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Obama's Foreign Policy Is Most Like This Former President's

Barack Obama is governing in a much different world than his predecessors. How will his foreign policy be remembered? Who does he most emulate? Hint: It's not Jimmy Carter.

Presidents Bush, Obama, Bush, Clinton and Carter back in 2009
Presidents Bush, Obama, Bush, Clinton and Carter back in 2009
Alain Frachon

-OpEd-

PARIS — If foreign policy were a beauty pageant, President Barack Obama would not be sporting a crown. The 2009 Nobel Peace Prize winner gets a poor score from voters at home, and one from abroad that's not much better. But it's probably not justified.

Among his predecessors, Obama is most often compared to the Democrat Jimmy Carter, whose four years in the White House from 1976 to 1980 are often described as a catastrophe. Many believe the devout Baptist from Georgia degraded the status of the United States on the international stage. He is said to have personified of a sort of depressive softness of which America's enemies, from the Soviet Union to Islamic Revolution's Iran, have taken brutal advantage.

It was necessary to elect a flamboyant former California governor and Hollywood star, Ronald Reagan, to reestablish the image that America likes to have of itself: that of the light shining on the hill, an "exception" among the nations.

Before he launched his bombing campaign against ISIS, the most severe criticism of Obama was that he was on the road to "advanced Carterization." In the polls, a majority of Americans reproached him for giving the impression of a passive and powerless America facing the perils of the day: a vengeful and increasingly powerful Russia, and the regional imperialism of a China eager to ensure its domination in southeast Asia.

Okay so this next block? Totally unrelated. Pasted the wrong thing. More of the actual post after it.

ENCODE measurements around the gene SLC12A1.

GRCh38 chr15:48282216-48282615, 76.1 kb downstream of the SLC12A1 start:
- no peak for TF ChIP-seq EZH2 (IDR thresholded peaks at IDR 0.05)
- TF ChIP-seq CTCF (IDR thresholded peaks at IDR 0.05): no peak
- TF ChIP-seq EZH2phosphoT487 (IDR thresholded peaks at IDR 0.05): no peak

But the comparison with Jimmy Carter falls flat, and for good reason. The 39th president of the United States left a solid balance sheet in terms of foreign policy. Without his assiduous mediation, Israel and Egypt — even by the admission of then-Prime Minister Menachem Begin and President Anwar al-Sadat — would never have finalized the landmark Egyptian-Israeli peace treaty of 1979. And the end of the great wars between Israel and its neighboring states was not just any achievement.

When history is written

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FOCUS: Russia-Ukraine War

Hide-And-Seek Of Drone Warfare, A Letter From Ukraine's Front Line

A member of the Ukrainian Armed Forces writes his account of the new dynamic of targeting, and being targeted by, the invading Russian troops, as drones circle above and trenches get left behind.

A Ukrainian military drone operator during a testing of anti-drone rifle in Kyiv.

Igor Lutsenko*

KYIV — The current war in Ukraine is a game of hide-and-seek. Both sides are very well-stocked with artillery, enough to destroy the enemy along many kilometers. Swarms of drones fly through the air day and night, keeping a close eye on the earth's surface below. If they notice something interesting, it immediately becomes a target. Depending on the priority, they put it in line for destruction by artillery.

Therefore, the only effective way to survive is to hide, or at least somehow prove to the drones your non-priority status — and avoid moving to the front of the 'queue of death.'

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In general, the nature of this queue is a particular thing. It may seem to be a god, but is instead a simple artillery captain's decision of when to have lunch, and when to fire on the house where several enemy soldiers are staying. It's just a handful of ordinary people (observers, artillerymen) deciding how long their enemies will live depending on their own schedule or the weather, the availability of ammunition or if they're feeling tired.

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